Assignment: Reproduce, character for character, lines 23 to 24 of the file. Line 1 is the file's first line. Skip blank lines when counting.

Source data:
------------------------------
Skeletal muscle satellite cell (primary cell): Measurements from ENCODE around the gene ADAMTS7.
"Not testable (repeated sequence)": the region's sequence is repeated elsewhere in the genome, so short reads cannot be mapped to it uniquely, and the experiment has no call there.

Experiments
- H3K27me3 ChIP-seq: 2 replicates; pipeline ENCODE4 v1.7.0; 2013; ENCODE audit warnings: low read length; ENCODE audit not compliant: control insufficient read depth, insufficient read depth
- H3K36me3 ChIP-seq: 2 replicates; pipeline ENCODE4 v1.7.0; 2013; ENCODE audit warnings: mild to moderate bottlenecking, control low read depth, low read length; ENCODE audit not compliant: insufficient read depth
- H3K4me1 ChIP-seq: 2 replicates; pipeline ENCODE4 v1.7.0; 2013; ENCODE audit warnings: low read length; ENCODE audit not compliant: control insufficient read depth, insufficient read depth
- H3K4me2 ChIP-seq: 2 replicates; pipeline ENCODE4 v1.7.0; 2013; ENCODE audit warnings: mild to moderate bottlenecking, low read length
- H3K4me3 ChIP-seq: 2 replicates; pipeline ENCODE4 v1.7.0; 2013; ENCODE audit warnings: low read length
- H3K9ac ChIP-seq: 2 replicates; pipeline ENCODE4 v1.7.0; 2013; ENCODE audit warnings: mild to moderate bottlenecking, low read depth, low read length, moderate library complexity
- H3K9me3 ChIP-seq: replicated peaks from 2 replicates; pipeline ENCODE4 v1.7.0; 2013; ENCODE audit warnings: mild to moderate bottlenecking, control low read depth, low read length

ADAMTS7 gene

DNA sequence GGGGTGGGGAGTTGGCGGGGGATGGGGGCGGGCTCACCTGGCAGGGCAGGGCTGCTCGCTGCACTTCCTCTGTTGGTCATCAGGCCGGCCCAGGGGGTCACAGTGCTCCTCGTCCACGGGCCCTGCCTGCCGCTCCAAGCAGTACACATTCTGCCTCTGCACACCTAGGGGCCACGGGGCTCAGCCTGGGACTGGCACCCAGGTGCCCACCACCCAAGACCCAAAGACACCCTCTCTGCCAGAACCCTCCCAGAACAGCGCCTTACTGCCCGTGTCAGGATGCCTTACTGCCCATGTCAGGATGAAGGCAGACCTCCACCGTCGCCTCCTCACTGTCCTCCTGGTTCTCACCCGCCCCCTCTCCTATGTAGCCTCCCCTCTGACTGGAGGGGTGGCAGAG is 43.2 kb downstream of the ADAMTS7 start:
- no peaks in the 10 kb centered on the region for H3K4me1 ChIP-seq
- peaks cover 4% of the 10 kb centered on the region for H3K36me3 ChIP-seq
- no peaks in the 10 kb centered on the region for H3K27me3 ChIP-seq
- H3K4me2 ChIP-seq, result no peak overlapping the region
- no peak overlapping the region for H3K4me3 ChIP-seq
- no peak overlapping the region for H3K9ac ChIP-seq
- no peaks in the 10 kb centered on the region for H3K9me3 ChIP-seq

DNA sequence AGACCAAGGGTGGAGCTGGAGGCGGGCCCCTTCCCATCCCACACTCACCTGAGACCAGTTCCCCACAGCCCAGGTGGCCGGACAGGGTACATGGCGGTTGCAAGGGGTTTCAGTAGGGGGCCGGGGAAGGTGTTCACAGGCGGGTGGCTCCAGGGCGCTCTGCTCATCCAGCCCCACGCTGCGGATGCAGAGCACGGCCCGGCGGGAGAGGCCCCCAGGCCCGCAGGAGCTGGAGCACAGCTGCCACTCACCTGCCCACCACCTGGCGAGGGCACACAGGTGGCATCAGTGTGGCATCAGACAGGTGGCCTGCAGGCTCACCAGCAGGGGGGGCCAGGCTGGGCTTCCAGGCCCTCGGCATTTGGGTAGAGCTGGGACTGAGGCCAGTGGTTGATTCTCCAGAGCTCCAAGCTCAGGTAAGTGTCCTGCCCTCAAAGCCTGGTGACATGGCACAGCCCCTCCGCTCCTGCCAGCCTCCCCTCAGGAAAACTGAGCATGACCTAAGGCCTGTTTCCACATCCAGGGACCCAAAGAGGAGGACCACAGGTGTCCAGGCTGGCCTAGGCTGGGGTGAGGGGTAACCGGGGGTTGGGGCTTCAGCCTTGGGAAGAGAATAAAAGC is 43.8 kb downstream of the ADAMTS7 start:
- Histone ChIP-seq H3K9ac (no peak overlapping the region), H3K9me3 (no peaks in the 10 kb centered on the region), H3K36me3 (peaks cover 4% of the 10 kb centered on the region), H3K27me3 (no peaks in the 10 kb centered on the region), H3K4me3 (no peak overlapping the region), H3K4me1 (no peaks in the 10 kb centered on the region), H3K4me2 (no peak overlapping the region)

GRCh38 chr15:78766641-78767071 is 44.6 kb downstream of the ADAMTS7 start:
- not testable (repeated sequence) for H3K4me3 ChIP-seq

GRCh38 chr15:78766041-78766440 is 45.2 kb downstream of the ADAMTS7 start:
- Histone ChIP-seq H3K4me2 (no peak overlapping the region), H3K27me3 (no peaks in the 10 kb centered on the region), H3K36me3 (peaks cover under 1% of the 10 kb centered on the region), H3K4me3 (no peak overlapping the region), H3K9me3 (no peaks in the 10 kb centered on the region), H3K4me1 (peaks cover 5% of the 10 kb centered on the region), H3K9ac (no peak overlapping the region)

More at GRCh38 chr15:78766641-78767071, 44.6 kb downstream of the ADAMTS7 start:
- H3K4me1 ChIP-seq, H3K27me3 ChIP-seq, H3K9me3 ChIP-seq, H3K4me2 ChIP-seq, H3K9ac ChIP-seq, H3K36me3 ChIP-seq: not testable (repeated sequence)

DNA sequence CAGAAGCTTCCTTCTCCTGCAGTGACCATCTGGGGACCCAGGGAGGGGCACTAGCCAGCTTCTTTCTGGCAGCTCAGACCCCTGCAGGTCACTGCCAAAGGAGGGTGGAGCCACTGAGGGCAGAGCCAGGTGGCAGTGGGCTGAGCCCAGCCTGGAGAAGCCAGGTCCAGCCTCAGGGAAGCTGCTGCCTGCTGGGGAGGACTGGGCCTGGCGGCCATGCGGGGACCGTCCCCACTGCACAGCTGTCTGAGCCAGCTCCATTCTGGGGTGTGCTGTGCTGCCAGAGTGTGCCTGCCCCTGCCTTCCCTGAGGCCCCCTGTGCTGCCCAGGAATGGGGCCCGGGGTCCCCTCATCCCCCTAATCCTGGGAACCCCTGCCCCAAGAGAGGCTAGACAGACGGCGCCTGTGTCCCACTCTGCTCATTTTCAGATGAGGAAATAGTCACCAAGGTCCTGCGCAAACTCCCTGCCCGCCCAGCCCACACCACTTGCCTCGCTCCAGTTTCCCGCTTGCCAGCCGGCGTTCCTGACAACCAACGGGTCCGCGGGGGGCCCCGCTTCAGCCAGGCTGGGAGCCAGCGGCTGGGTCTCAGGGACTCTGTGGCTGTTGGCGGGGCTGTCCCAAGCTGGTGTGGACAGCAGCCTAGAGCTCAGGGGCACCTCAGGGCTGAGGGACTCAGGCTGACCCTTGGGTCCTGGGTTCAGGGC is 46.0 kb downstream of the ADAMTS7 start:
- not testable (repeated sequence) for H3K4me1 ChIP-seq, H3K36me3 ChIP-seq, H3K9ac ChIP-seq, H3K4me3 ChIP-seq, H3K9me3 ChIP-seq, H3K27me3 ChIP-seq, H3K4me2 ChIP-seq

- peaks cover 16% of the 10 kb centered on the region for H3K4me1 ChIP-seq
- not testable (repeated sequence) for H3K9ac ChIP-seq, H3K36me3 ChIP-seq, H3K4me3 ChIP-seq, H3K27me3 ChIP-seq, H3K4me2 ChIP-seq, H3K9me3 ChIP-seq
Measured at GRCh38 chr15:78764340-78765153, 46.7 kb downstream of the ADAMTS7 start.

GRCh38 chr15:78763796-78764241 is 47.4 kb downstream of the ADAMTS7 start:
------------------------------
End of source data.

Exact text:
- not testable (repeated sequence) for H3K4me3 ChIP-seq

GRCh38 chr15:78766041-78766440 is 45.2 kb downstream of the ADAMTS7 start: